This week from CEPR: September 05

Thursday, September 5, 2019

Highlights from some of the latest research reports published in the Centre for Economic Policy Research (CEPR) network’s long-running series of discussion papers, as well as some other recent CEPR publications.

Also, links to some of the latest columns on Vox, the Centre’s policy portal, which provides ‘research-based policy analysis and commentary from leading economists’.

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    • New Discussion Papers

      • BIRTH REGION OF COUNTRIES’ POLITICAL LEADERS RECEIVE DISPROPORTIONATE INTERNATIONAL RELIEF AFTER A NATURAL DISASTER 

    HOME BIAS IN HUMANITARIAN AID: The role of regional favoritism in the allocation of international disaster relief
    Christian Bommer, Axel Dreher and Marcello Perez-Alvarez  
    CEPR DP No. 13957 | 27 August

    A new CEPR study by Christian Bommer, Axel Dreher and Marcello Perez-Alvarez investigates whether regional favouritism and domestic political and commercial factors shape humanitarian aid flows. 

    Using a rich and unique dataset derived from reports of the Office of United States Foreign Disaster Assistance (OFDA), the research shows that substantially larger amounts of aid are disbursed when natural disasters hit the birth region of the recipient countries' political leader. The results find no evidence that US commercial or political interests affect the size of this home bias. But the bias is stronger in countries with a weaker bureaucracy and governance, suggesting that there is an absence of effective safeguards in the allocation of aid. 

    The authors conclude that favouritism in the extreme scenario of humanitarian need is alarming and more needs to be done to reduce the scope for manipulation by recipient country leaders. 


    • EXPOSURE TO MORE FEMALE PEERS AT SCHOOL WIDENS THE GENDER GAP IN SCIENCE PARTICIPATION AT COLLEGE: Evidence from Denmark 

    Exposure to More Female Peers Widens the Gender Gap in STEM Participation
    Anne Brenøe and Ulf Zölitz  
    CEPR DP No. 13966 | 29 August

    A new CEPR study by Anne Brenøe and Ulf Zölitz investigates how high school gender composition affects students' participation in science, technology, engineering and mathematics (STEM) at college. Using evidence from Denmark, the study exploits idiosyncratic within-school variation in gender composition. Among the findings:  

    • Having a larger proportion of female peers reduces women's probability of enrolling in and graduating from STEM programmes. 
    • Men's STEM participation increases with more female peers present. 
    • In the long run, women exposed to more female peers are less likely to work in STEM occupations, earn less and have more children.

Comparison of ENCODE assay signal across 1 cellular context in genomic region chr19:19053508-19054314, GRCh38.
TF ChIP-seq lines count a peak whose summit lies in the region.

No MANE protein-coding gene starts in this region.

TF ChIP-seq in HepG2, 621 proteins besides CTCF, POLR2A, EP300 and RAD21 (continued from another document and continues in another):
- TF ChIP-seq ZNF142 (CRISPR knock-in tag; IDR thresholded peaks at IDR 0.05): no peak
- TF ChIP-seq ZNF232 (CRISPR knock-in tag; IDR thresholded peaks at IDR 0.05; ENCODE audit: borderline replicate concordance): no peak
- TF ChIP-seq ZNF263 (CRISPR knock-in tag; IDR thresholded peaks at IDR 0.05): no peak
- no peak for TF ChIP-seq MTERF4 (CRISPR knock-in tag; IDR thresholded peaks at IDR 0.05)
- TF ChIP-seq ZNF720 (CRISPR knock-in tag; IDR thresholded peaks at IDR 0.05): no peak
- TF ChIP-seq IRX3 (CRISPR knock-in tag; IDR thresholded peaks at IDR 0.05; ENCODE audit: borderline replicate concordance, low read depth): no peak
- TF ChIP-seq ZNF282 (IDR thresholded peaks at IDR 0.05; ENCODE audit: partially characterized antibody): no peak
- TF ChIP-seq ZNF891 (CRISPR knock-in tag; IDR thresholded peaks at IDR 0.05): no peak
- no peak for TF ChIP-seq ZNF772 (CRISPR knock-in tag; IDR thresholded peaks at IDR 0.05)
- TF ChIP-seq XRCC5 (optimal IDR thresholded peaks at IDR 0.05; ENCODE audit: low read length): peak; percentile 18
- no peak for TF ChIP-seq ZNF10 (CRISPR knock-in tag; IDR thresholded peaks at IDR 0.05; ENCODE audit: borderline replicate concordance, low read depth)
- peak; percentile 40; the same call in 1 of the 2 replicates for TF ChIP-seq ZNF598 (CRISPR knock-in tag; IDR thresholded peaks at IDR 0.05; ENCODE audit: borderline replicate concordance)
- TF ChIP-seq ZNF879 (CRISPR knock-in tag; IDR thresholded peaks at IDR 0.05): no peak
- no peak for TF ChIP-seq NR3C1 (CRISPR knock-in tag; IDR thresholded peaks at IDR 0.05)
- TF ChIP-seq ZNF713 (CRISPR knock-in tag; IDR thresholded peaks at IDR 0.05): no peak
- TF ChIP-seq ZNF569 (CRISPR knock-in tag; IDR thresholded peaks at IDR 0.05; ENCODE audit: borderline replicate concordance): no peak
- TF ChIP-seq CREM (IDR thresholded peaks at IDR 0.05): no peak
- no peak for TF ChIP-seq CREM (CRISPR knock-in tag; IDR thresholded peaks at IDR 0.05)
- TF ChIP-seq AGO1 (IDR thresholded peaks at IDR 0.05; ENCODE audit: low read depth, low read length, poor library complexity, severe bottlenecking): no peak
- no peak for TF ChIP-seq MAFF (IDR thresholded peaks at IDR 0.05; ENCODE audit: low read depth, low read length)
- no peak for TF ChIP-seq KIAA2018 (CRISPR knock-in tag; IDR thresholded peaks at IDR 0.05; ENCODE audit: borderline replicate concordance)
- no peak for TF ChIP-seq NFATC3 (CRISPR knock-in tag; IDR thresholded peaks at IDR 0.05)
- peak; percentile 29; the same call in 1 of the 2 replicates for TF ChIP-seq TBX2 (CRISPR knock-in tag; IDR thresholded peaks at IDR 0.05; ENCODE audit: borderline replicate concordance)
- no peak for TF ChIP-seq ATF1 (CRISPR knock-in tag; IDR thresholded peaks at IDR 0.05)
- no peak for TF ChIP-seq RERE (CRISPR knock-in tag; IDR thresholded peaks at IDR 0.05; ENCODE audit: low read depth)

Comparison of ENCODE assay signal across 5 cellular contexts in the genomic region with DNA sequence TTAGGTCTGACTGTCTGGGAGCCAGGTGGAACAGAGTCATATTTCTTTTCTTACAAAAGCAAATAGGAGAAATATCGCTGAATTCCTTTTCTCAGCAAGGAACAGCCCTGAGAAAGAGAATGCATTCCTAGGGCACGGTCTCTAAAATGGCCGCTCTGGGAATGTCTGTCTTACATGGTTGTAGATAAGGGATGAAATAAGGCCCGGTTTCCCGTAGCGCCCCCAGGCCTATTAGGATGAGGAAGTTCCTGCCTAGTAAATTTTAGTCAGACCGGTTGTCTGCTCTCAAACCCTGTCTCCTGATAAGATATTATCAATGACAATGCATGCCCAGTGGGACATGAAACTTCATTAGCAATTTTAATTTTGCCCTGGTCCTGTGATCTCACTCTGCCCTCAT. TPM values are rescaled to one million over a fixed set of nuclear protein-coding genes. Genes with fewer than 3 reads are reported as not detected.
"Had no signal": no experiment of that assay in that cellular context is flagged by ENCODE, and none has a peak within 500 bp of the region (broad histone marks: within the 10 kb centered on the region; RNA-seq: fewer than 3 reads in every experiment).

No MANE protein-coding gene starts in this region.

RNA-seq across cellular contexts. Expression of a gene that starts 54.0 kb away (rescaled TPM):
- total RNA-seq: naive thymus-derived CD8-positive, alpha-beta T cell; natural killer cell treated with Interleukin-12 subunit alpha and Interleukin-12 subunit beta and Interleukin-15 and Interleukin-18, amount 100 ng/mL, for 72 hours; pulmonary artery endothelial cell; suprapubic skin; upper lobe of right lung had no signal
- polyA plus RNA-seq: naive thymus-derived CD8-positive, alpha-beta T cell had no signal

These findings indicate that the school peer environment has significant lasting effects on occupational sorting, the gender wage gap and fertility.

    Figure 1: Correlation between Proportion of Female Peers and STEM Degree Completion

    Note: The graph shows a bin scatter plot by gender using 30 bins. STEM Degree is measured as highest completed degree at the college level or higher 20 years after high school. 


    • PRICE DISCRIMINATION IN EUROPEAN MARKETS: Evidence from French exporters  

    PRIME DISCRIMINATION WITHIN AND ACROSS EMU MARKETS: Evidence from French Exporters
    Francois Fontaine, Julien Martin and Isabelle Mejean
    CEPR DP No. 13960 | 28 August

    A new CEPR study by Francois Fontaine, Julien Martin and Isabelle Mejean studies the cross-sectional dispersion of prices paid by European importers for French products. Results show a significant level of price dispersion both within product categories across exporters, and within exporters across buyers. The study finds that price discrimination:

    1. is substantial within the EU, within the euro area and within countries that are in the euro area. 
    2. has not decreased over the last two decades; 
    3. is more prevalent among the largest firms and for more differentiated products; 
    4. is lower among retailers and wholesalers; 
    5. is observed within almost perfectly homogenous product categories, which suggests that a non-negligible share of price discrimination is triggered by heterogeneous mark-ups rather than quality or composition effects.

    The authors suggest that these results shed new light on some of the ‘micro-mechanisms’ that could explain the observed increase in market power and how they potentially rely on informational frictions on the buyers’ side. 

    Figure 9: Mean level of prices, across destinations countries

    Note: This figure correlates the mean level of prices set by French firms to a destination with the country's GDP per capita (in 2006: World Bank). 



    NEGATIVE EFFECTS OF HIGH-ACHIEVING BOYS ON GIRLS’ LONG-RUN EDUCATION OUTCOMES: Evidence from the United States

    Angela Cools, Raquel Fernández, Eleonora Patacchini
    30 August 2019

    A new study by Angela Cools, Raquel Fernández and Eleonora Patacchini asks whether there are long-term consequences to attending a high school with a larger or smaller number of female or male high achievers.

    The results suggest that high-achieving boys have a negative impact on girl’s self-confidence and aspirations, and that the girls have a greater tendency to engage in risky behaviour including having a child before the age of 18. Greater exposure to ‘high-achieving’ female peers for boys decreases their risky behaviour and the probability of teenage fatherhood.


    THE POTENTIAL DANGERS OF AN IMMIGRATION ‘POINTS SYSTEM’: Lessons from Danish migration to the United States

    Nina Boberg-Fazlic, Paul Sharp  
    01 September 2019

    Can immigration points systems identify desirable immigrants? A new study by Nina Boberg-Fazlic and Paul Sharp investigates the lessons of 19th century migration from Denmark, which was then a poor country, to the United States. 
     

    The study finds that US areas with many Danes before the transformation of Danish agriculture (by 1890 Denmark had developed into a world-leading dairy producer) benefited from significant knowledge transfers thereafter, and specialised in high-tech dairying. The results provide a cautionary tale for those arguing that desirable migrants can be identified ex ante, as the host country may benefit from immigration even decades after the first arrival.


    GREATER WORKPLACE FLEXIBILITY FOR FATHERS IMPROVES MATERNAL HEALTH: Evidence from Sweden

    Petra Persson, Maya Rossin-Slater   
    01 September 2019